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Geert Wilders found guilty of inciting hatred, avoids punishment

A court in the Netherlands has found the far-right leader Geert Wilders guilty of discrimination and inciting hatred. The court ruled that racist remarks he had made about Moroccan people were unacceptable.

Dutch Party for Freedom (PVV) leader Geert Wilders will appeal a guilty verdict for inciting hatred before and after municipal polls in 2014. After a three-week trial, the court determined that, though guilty, the 53-year-old should not be punished.

"Three PVV-hating judges declare Moroccans a race and convict me and half of the Netherlands," Wilders wrote on Twitter following the verdict. "Madness."

Wilders denied the charges against him, insisting that he had fulfilled his duty as a Dutch lawmaker by making the insulting remarks against the Moroccan minority. A guilty verdict would have had no consequences for his position as a member of the Dutch parliament, and a conviction would also not rule him out for ministerial positions in the future.

"Whatever the verdict - acquittal or conviction - it will de facto change nothing," Wilders had said ahead of Friday's judgment.

'Fewer, fewer'

During a speech in The Hague in the spring of 2014, Wilders asked supporters if they wanted "fewer or more Moroccans in your city and in the Netherlands." He then led the chant for "fewer, fewer" members of the minority and added: "We're going to organize that." More than 6,000 people filed complaints after Wilders gave his speech.

Watch video 03:54

Guilt verdict against Geert Wilders – DW correspondent Barbara Wesel in Amsterdam

A court had acquitted Wilders of similar charges in 2011. This time around, prosecutors said such "racist remarks need to be stopped" and asked judges to fine him 5,000 euros ($5,300). Throughout their case, prosecutors quoted numerous examples of Dutch-Moroccans who said they felt like "third-rate citizens" and that even "children are afraid" because of the politician's statements.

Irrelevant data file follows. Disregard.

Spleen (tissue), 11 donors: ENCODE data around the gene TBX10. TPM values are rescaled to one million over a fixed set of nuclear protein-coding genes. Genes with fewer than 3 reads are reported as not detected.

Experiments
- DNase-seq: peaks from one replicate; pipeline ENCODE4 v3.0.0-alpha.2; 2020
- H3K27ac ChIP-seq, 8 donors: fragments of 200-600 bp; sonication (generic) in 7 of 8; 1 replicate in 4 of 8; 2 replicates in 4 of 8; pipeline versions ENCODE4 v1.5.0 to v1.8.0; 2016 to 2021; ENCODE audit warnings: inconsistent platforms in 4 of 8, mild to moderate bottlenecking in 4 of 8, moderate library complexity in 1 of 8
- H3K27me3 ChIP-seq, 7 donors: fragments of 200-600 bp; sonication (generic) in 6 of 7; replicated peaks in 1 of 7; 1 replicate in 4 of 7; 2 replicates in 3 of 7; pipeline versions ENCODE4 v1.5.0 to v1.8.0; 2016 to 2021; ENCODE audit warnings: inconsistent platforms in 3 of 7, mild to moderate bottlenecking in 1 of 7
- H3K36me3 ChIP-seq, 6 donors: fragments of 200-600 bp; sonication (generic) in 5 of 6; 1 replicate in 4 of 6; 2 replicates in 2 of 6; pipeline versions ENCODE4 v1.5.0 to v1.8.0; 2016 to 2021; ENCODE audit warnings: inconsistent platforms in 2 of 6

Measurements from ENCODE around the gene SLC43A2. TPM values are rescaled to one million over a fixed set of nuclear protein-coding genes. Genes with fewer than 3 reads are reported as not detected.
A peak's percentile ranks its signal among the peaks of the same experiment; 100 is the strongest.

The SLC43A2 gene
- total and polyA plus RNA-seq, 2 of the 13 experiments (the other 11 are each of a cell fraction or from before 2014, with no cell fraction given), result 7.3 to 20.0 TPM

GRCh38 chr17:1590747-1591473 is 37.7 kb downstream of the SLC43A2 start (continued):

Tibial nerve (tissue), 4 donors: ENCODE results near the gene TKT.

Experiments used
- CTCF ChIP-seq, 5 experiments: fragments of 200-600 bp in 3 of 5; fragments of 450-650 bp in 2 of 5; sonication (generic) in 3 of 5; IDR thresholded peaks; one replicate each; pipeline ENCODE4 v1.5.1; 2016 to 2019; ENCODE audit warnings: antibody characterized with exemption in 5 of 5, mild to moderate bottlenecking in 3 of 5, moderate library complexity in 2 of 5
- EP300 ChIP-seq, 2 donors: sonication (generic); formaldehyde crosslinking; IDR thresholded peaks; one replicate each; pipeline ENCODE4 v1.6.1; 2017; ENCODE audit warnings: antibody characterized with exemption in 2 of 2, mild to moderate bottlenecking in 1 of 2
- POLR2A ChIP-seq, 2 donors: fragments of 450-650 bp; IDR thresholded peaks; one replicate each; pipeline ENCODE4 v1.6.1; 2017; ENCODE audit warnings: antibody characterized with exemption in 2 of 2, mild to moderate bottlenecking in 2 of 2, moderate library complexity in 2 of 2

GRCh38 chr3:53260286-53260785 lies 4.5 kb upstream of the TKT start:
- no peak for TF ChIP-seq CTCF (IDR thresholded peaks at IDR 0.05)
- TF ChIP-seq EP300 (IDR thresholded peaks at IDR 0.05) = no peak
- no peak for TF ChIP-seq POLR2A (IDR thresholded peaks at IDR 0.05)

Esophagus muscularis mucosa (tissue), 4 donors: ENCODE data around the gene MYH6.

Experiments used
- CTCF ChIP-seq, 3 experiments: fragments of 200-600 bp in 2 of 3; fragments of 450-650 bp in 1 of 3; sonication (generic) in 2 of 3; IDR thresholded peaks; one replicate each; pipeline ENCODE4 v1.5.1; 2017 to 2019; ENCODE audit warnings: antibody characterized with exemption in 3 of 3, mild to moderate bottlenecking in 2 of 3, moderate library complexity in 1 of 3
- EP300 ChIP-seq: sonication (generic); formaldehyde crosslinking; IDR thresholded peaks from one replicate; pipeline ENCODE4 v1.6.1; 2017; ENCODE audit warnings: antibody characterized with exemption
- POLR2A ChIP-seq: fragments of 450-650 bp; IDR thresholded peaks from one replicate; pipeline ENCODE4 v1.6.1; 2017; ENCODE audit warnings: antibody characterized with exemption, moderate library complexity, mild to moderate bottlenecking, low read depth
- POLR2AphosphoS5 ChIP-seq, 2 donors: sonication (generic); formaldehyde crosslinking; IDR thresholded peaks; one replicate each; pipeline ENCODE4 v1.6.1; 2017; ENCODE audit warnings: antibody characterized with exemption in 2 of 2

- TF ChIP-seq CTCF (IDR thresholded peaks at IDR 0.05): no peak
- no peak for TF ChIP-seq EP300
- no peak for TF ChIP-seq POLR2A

Wilders boycotted most of the trial, calling it a "disgrace" and choosing to defend himself on Twitter. He remained unapologetic in his single appearance in the dock, on the trial's final day, saying a guilty verdict would mean that "millions of Dutch citizens will be convicted with me."

"It is my right and my duty as a politician to speak about the problems in our country," Wilders said ahead of the verdict. He also accused prosecutors and opposition politicians of directing a "parliamentary process" against him before parliamentary elections in March.

The judgment could even give Wilders a boost ahead of the elections. Polls released before the verdict had put the PVV on pace for 34 seats in the 150-seat lower house of parliament - 10 ahead of the party's nearest rival, the Liberals, led by Prime Minister Mark Rutte. Should the PVV become the dominant party, Wilders has vowed to confiscate Korans, close mosques and Islamic schools, shut the borders and ban immigration from countries with large Muslim populations, among a raft of other promises that target the religious minority.

mkg/kms (Reuters, AFP, dpa, AP)

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